The English Way, El Camino Inglés, also known as Camino de Los Ingleses, originates at the north coast of Spain in Ferrol or A Coruña. This route can be traced all the way to the 12th century when it served as the main access route to Santiago for pilgrims coming from England, Scotland, Ireland and other Nordic countries. Nowadays, the English way is still well maintained and easily accessible, although the experience is bound to be rather solitary.
Comparing to other routes Camino Inglés is considerably shorter, the distance from Ferrol to Santiago being just 118km. Although A Coruña is considered other starting point, walking from this harbor town will not qualify you for the pilgrim’s certificate. To obtain one, you would need to walk on foot at least 100km, and the route from A Coruna only rounds up to 74km.
The shorter distance requires the pilgrims to be a bit more pedant when it comes to collecting the stamps. Since walking only the minimum distance, the pilgrim’s office needs to be sure that the distance has indeed been walked and the certificate is deserved. Usually, two stamps per day are required. The first one-half way through the stage and the other one at the end.
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Overview of Route
From the geographical point of view, the route originates in Ártabro Gulf which is formed by the collection of sea inlets of A Coruña, Betanzos, Ares and Ferrol, located between the Costa da Morte to the south, and the Rías Altas to the east.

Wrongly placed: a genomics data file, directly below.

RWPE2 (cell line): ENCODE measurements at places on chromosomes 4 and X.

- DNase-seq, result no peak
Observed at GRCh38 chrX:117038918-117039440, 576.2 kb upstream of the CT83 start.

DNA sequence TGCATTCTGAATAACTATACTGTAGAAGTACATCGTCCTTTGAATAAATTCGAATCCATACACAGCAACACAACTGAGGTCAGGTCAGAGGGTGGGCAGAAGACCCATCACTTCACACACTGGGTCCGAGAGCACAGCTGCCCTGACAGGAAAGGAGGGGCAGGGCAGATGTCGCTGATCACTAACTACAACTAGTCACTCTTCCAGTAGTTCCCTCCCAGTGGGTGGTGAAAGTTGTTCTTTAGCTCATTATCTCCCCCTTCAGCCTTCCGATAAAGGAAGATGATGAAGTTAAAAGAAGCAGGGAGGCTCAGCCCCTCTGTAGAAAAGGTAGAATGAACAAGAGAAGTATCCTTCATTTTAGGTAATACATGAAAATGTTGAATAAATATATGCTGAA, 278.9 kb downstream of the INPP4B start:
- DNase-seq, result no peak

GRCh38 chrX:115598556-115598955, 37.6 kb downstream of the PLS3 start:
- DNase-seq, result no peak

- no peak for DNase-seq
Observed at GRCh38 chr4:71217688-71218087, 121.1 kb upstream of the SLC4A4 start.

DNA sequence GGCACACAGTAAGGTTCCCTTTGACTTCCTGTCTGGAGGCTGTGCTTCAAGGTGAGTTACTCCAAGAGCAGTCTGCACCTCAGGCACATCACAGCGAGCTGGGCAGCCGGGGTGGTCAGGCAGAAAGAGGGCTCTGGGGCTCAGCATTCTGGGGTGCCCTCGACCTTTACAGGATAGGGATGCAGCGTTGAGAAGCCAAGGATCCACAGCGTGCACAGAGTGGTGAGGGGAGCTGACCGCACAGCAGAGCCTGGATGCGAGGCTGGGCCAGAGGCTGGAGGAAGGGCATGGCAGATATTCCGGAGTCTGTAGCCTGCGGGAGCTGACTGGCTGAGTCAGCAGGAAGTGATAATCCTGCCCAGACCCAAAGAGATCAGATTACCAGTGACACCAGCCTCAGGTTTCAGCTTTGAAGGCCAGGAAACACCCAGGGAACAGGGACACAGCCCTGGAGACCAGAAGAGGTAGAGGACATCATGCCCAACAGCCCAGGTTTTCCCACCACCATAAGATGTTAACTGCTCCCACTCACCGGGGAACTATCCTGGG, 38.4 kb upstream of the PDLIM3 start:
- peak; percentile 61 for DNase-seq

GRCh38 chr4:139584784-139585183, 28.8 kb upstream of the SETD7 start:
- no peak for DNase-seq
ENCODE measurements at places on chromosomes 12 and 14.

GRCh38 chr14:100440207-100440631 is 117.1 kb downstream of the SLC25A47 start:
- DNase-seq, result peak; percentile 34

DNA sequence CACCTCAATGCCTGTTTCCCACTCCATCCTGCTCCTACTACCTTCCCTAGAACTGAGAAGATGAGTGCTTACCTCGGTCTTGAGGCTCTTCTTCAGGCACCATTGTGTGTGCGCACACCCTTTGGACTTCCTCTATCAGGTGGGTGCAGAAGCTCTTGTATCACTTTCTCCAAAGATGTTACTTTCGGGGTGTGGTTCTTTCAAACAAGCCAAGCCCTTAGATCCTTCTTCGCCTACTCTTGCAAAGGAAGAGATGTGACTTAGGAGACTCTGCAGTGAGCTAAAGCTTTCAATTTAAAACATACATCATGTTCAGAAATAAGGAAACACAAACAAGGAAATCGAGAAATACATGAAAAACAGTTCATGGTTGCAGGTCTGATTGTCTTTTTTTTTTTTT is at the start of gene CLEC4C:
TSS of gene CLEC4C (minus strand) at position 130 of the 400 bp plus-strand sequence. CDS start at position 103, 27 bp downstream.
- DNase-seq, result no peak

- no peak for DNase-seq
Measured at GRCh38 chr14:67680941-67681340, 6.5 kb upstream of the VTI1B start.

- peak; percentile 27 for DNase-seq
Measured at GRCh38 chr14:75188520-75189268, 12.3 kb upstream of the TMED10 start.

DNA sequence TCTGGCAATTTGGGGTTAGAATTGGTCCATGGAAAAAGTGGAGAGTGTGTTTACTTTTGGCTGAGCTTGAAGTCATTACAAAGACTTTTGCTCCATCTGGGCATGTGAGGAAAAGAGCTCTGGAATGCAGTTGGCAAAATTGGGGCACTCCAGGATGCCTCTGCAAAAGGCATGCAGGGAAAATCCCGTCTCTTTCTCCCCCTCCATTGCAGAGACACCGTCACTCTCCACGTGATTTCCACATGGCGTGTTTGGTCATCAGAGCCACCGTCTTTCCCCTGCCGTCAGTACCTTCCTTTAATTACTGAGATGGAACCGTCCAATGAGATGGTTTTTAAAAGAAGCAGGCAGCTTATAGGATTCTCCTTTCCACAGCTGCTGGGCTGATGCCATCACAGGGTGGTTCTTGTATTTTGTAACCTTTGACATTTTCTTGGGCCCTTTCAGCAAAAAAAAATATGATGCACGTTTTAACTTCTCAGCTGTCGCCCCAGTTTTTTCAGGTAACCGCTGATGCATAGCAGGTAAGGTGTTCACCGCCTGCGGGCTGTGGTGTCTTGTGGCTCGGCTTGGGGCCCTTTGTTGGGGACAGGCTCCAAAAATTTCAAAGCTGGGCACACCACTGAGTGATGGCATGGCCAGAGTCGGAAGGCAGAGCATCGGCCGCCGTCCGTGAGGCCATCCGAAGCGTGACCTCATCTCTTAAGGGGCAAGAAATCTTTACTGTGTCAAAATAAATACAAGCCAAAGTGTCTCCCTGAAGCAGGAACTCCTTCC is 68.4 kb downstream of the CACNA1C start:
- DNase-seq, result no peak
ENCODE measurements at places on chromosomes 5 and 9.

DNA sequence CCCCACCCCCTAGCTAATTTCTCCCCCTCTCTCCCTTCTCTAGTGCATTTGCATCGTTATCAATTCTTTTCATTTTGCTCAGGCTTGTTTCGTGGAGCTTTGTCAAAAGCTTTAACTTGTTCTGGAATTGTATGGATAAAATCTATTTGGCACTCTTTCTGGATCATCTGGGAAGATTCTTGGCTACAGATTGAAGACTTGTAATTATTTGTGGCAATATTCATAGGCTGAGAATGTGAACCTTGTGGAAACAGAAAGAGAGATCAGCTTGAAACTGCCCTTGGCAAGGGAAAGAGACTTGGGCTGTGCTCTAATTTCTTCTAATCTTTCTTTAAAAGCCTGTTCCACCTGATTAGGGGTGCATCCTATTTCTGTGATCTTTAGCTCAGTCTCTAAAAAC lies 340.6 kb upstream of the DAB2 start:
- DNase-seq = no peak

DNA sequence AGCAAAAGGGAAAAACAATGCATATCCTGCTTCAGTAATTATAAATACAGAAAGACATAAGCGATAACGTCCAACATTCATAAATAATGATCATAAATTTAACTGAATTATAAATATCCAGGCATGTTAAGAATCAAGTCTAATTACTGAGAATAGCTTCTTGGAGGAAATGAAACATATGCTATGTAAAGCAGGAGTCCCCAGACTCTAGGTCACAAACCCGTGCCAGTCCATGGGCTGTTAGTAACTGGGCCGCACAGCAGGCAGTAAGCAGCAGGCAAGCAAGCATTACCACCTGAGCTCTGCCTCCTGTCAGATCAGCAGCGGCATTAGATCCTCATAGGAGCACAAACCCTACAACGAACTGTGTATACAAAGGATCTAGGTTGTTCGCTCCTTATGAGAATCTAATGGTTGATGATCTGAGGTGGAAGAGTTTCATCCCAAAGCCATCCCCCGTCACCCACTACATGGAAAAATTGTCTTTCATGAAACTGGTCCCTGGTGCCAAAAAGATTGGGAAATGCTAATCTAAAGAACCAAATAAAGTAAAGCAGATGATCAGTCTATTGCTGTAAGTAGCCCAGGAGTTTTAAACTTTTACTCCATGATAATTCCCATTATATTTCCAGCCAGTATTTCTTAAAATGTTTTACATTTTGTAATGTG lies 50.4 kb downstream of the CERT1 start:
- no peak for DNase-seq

Neither the route from Ferrol nor the one starting in A Coruña offer you alternative paths, making the walk pretty straightforward. The two ways meet in Hospital de Bruma from where they continue to Santiago.
As per the Ferrol alternative, it might be worth mentioning though that a possibility to make a shortcut in the very first stage, crossing the Ría de Ferrol by the national road bridge. Nonetheless, given the route is relatively short as it is, we do not recommend it.
The first stage offers quite a few breathtaking seascapes and clandestine places. However, the experience is slightly affected by numerous roads, urban infrastructures as well as great navy and military facilities. The most interesting countryside awaits you during the 38km between Miño and Hospital de Bruma, which takes you through a rural, mountainous and a territory, sprinkled with small villages dedicated to both livestock and agriculture. Finally, the last part of the way, from Hospital de Bruma to Santiago, leads you mostly through quiet winding rural roads.
If we were to rank all the pilgrimages based on the difficulty, the English Way would somewhere in the middle, between the hard routes (like Camino Primitivo) and the undemanding ways (like Camino Portugués). The section with the most broken orography and a few notable ups and downs are the 28 km between Betanzos and Hospital of Bruma; The 20 km before that, from Pontedeume to Betanzos, there are also a few ascents and descents but of a more moderate character.
In this part of Spain, an efficient and straightforward waymarking is essential; otherwise, it would be impossible to advance quickly through a territory riddled with crossroads, forks in the road, intertwining forest tracks and local roads. This is another good reason to opt for Ferrol-Santiago route.
The waymarking between Ferrol and Santiago is very good, signaled by the classic milestones with shell symbol and painted yellow arrows. However, if starting from A Coruña, leaving the city behind can leave you quite confused.